10 reasons why emergency medicine shouldn’t bear the blame for healthcare’s “value” problem
Listen up: the way that insurers pay for medical care is going to radically transform in the next 5-10 years. Along with the many health policy changes that come with the Affordable Care Act of 2010, payment reform will bring new “models” that will move away from traditional fee-for-service (FFS) medicine – where the doctor and hospital gets paid for each encounter.
In its place will be new payment models, such as global payments, episode-based payments, payment bundles, and value-based modifiers. In various ways, these new systems will provide incentives to improve quality of care, and reward providers who can deliver fewer services to manage a population’s health. The theory is that if we incentivize “value,” costs will fall, care will improve, and everyone will be able to see a doctor right away when they feel sick or get injured.
The “value” discussion in this new payment paradigm immediately brings emergency medicine into the crosshairs because it is seen by many as tremendously inefficient. First, it is widely assumed that most ED care is unnecessary. Ask your mom: ED care is about poor people getting free, government subsidized care for stubbed toes, right? Second, it is also assumed that ED care is incredibly expensive compared to alternatives, as ED doctors charge much more for low-acuity visits than doctors offices. Third, EDs are seen to provide equivalent, if not inferior, services to doctors offices because they don’t provide preventive care and they don’t know the patient. Finally, EPs order far too many tests, including unnecessary CTs and blood tests, and then tell patients to follow-up with their primary care doctors in 2-3 days whether they need a follow-up visit or not.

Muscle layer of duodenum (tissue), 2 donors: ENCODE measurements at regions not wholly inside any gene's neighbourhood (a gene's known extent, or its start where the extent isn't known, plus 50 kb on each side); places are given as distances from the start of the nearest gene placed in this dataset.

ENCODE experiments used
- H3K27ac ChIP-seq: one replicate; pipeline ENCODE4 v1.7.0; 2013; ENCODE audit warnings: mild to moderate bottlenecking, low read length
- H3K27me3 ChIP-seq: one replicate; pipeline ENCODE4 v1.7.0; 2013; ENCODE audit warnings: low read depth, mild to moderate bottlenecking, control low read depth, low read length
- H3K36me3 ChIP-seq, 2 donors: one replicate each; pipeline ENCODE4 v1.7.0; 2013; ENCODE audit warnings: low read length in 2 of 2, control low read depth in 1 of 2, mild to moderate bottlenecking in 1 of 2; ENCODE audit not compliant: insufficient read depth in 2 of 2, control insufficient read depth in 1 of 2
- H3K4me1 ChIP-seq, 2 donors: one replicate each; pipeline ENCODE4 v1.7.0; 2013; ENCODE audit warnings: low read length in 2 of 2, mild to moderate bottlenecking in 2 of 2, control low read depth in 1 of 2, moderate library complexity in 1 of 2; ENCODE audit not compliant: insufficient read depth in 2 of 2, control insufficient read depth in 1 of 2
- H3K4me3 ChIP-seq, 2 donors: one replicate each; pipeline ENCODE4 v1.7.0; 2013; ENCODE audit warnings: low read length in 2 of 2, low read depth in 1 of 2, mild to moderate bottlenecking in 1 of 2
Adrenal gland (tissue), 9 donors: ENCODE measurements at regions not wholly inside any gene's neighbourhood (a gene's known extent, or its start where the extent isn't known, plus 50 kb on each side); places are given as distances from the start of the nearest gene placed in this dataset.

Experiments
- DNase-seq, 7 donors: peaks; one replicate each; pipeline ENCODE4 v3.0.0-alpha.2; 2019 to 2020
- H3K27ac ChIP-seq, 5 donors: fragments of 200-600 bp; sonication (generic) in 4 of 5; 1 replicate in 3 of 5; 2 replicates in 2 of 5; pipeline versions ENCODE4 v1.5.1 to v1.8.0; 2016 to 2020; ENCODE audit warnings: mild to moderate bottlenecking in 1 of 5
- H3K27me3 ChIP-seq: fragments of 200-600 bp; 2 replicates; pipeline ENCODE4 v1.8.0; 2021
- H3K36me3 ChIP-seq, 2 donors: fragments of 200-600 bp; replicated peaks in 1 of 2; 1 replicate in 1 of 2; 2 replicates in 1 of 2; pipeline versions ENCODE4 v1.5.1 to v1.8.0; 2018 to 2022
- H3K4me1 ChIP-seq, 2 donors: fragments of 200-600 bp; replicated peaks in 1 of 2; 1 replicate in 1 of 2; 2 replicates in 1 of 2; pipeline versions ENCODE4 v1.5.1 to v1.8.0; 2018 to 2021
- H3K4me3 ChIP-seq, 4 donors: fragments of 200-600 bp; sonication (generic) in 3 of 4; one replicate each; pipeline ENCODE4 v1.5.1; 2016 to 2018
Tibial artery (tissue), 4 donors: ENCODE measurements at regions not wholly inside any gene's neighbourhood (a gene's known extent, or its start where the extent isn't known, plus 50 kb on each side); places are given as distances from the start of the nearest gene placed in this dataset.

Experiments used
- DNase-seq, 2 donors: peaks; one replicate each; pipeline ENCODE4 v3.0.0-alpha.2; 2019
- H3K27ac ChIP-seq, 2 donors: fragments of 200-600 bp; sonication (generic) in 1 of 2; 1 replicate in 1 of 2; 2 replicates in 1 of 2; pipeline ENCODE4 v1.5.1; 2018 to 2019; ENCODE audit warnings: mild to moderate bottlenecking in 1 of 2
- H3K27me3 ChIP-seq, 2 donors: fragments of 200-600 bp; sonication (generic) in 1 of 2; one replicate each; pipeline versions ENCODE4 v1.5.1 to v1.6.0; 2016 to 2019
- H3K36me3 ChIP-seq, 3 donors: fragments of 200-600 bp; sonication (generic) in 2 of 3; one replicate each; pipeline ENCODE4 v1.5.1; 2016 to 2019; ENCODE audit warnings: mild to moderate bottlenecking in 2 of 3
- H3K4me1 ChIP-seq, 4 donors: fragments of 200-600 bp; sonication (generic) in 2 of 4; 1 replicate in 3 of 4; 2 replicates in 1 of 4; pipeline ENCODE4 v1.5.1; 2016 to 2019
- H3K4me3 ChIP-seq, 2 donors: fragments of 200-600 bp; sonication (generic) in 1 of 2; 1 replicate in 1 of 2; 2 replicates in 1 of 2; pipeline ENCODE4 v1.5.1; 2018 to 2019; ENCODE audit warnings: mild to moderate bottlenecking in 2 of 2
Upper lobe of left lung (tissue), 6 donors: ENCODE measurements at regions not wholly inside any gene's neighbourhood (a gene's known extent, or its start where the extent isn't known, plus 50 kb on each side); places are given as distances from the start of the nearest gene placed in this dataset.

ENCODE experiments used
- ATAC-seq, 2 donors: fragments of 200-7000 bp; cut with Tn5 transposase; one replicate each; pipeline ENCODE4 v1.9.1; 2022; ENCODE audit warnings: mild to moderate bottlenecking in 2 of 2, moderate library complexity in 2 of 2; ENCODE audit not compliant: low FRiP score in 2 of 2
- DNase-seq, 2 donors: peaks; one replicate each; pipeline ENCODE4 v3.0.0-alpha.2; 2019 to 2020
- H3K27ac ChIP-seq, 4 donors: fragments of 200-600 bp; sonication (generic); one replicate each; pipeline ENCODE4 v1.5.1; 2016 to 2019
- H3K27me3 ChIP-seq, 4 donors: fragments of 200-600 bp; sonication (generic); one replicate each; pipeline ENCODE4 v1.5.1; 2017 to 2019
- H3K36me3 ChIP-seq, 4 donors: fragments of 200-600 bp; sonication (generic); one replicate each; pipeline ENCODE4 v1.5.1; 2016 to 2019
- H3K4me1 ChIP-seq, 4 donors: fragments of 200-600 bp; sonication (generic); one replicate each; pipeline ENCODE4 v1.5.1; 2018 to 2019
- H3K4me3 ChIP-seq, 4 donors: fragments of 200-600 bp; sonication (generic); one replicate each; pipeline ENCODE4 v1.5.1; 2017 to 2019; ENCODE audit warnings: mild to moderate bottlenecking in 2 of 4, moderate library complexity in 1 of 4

For these reasons, emergency medicine is under the intense scrutiny of policymakers and insurers. If they wish to cut costs and add value, surely this is a good place to start.
In reality, however, it isn’t nearly this simple. Sure, there are many inefficiencies in our emergency care system. But simply cutting reimbursements for emergency care – or closing emergency departments altogether – isn’t going to take care of the problem. Here are 10 reasons why the issue is much more complicated.
1. The high costs of ED visits are primarily hospital facility fees, not payments to doctors. When you actually break down an ED bill, more than 85-90% goes to the hospital, not the doctor. These payments are used to support the high technology services such as CT and MRI scanners, and having a full suite of specialists available 24-7. The reason why that urinary tract infection gets a higher bill than the doctor’s office for the same nitrofurantoin prescription is because of cost-shifting: you can’t charge the sick, critically injured 2AM rollover crash $1 million for what it actually costs to maintain all the technology and staffing to have 24-7 high-quality services at the ready. Pulling the low acuity cases out of the denominator may not necessarily reduce the cost of ED care, it just means that we’ll have to charge critically ill patients more.